TAURIEL: Why does it hurt so much?

THRANDUIL: Because it was real.

Pure cheese! Evil


In Reply To
That line falls into the "so bad, its good" category.


No. It doesn’t. It was just bad.


Paulo Gabriel
Rivendell

Jun 16, 11:02pm

Post #29 of 41 (1382 views)
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Omnigeek... [In reply to] Can't Post

good to see you around again! For all intents and purposes, some of the members from the past here (and that includes you!) were pretty much dead. Laugh


(This post was edited by Paulo Gabriel on Jun 16, 11:09pm)


2ndBreffest
Lorien


Jun 20, 11:25pm

Post #30 of 41 (1038 views)
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well, yes... [In reply to] Can't Post

you are right, it really is a horrible line. But you have to admit, it really serves as a perfect ending to a completely terrible subplot.


VeArkenstone
Lorien

Jun 21, 7:54pm

Post #31 of 41 (1028 views)
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I think he is doctor of sorts, more in the Elvish tradition I think. [In reply to] Can't Post

"Run" is probably the best advice he can give much of the time. Fortunately, it seems to work, especially in desperate circumstances.

I don't know where Gallifrey is Middle Earth-wise. We have one here in Ohio, a very small, mostly Amish community.

Please, call me Ve.


Otaku-sempai
Immortal


Jun 22, 12:27pm

Post #32 of 41 (1022 views)
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Gandalf a Time Lord? [In reply to] Can't Post

Well, the Gallifrey that I was referring to is another (fictitious) planet.

"I reject your reality and substitute my own." - Adam Savage


noWizardme
Valinor


Jun 22, 3:31pm

Post #33 of 41 (1005 views)
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Biggest sonic screwdriver of the lot, disguised as a staff. // ;) [In reply to] Can't Post

 

~~~~~~
"Go down to the shovel store and take your pick." Traditional prank played on dwarves when they start down the mine.


CuriousG
Half-elven


Jun 22, 4:45pm

Post #34 of 41 (999 views)
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And the staff/screwdriver was a precursor to the light saber, bringing us back to Obi-wan. [In reply to] Can't Post

I'm still waiting for him to help me. He's my only hope.


VeArkenstone
Lorien

Jun 23, 7:13pm

Post #35 of 41 (923 views)
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A Time Lord on Gallifrey? [In reply to] Can't Post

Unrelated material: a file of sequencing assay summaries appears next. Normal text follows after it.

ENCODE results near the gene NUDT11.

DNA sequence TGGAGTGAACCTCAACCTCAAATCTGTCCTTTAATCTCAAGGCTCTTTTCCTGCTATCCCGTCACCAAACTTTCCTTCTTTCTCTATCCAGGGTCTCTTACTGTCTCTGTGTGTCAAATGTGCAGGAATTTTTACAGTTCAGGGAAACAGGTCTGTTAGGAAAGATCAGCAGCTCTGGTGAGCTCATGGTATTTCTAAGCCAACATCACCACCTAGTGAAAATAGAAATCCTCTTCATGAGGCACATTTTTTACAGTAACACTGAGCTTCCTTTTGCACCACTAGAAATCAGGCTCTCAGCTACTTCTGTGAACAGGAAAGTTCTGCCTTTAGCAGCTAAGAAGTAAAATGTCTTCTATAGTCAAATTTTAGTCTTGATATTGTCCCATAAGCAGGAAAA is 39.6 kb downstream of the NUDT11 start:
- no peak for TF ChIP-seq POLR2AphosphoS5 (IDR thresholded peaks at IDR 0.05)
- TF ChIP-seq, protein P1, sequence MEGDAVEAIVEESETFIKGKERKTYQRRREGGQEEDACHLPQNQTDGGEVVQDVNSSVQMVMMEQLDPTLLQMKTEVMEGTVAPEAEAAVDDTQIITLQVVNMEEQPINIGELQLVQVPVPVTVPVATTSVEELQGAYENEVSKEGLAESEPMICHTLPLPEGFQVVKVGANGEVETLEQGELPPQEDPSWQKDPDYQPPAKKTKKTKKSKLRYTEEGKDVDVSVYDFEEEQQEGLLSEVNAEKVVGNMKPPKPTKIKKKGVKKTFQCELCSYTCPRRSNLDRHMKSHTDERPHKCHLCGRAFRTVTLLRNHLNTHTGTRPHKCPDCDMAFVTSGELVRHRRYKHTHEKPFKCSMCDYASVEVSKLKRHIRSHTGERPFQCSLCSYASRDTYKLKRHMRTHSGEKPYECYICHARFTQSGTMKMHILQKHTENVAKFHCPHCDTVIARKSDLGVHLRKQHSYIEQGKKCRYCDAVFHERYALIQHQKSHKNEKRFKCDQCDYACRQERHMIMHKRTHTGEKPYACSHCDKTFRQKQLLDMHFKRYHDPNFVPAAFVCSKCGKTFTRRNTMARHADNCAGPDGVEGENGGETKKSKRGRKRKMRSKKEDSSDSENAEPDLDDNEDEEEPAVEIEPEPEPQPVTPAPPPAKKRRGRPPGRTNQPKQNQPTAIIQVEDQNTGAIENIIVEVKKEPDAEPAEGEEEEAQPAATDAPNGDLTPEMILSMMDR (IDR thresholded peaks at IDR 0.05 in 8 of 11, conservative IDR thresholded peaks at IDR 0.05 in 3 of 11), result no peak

Please, call me Ve.


Otaku-sempai
Immortal


Jun 24, 12:32am

Post #36 of 41 (916 views)
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Are you having a laugh, Ve? [In reply to] Can't Post

Or are you unfamiliar with Doctor Who? I just can't tell. In any case, yes, Gallifrey is the name of the home world of the Time Lords.

"I reject your reality and substitute my own." - Adam Savage

(This post was edited by Otaku-sempai on Jun 24, 12:39am)


VeArkenstone
Lorien

Jun 28, 6:29pm

Post #37 of 41 (842 views)
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My apologies. Did not understand what you were asking. [In reply to] Can't Post

   
He may be a time warrior as related to the Dr. Who series, but am not sure since I have not watched the series.

I think he is a warrior as related to the Tolkien's works, time warrior I don't kno tho. (o.k., let me talk myself through this) I may be rusty on some of this, but wasn't he a Maia in Valinor, where there probably is no time as we know it, studied with Nienna who taught him compassion for others pain and hung out with Galadrial before being sent on his mission to Arda? Then he spent about 8,000 years on Arda fighting the darkness. This would make him a time warrior, I think.

A question please: Do you think Gandalf had conscious memory of his time as a Maia, or is it like us, once we are born into these bodies, the past becomes hazy and almost impossible to remember. I think he had at least some unconscious memory of his studies with Nienna because of his compassion for others. And maybe unconscious memory of having known Galadrial.

I think Galadrial has conscious memory of having been in Valinor, but maybe not all elfs do?
This all may be answered already in the books, but have not come across it yet or need a refresher course. Thanks.

Please, call me Ve.


(This post was edited by VeArkenstone on Jun 28, 6:40pm)


Otaku-sempai
Immortal


Jun 28, 8:23pm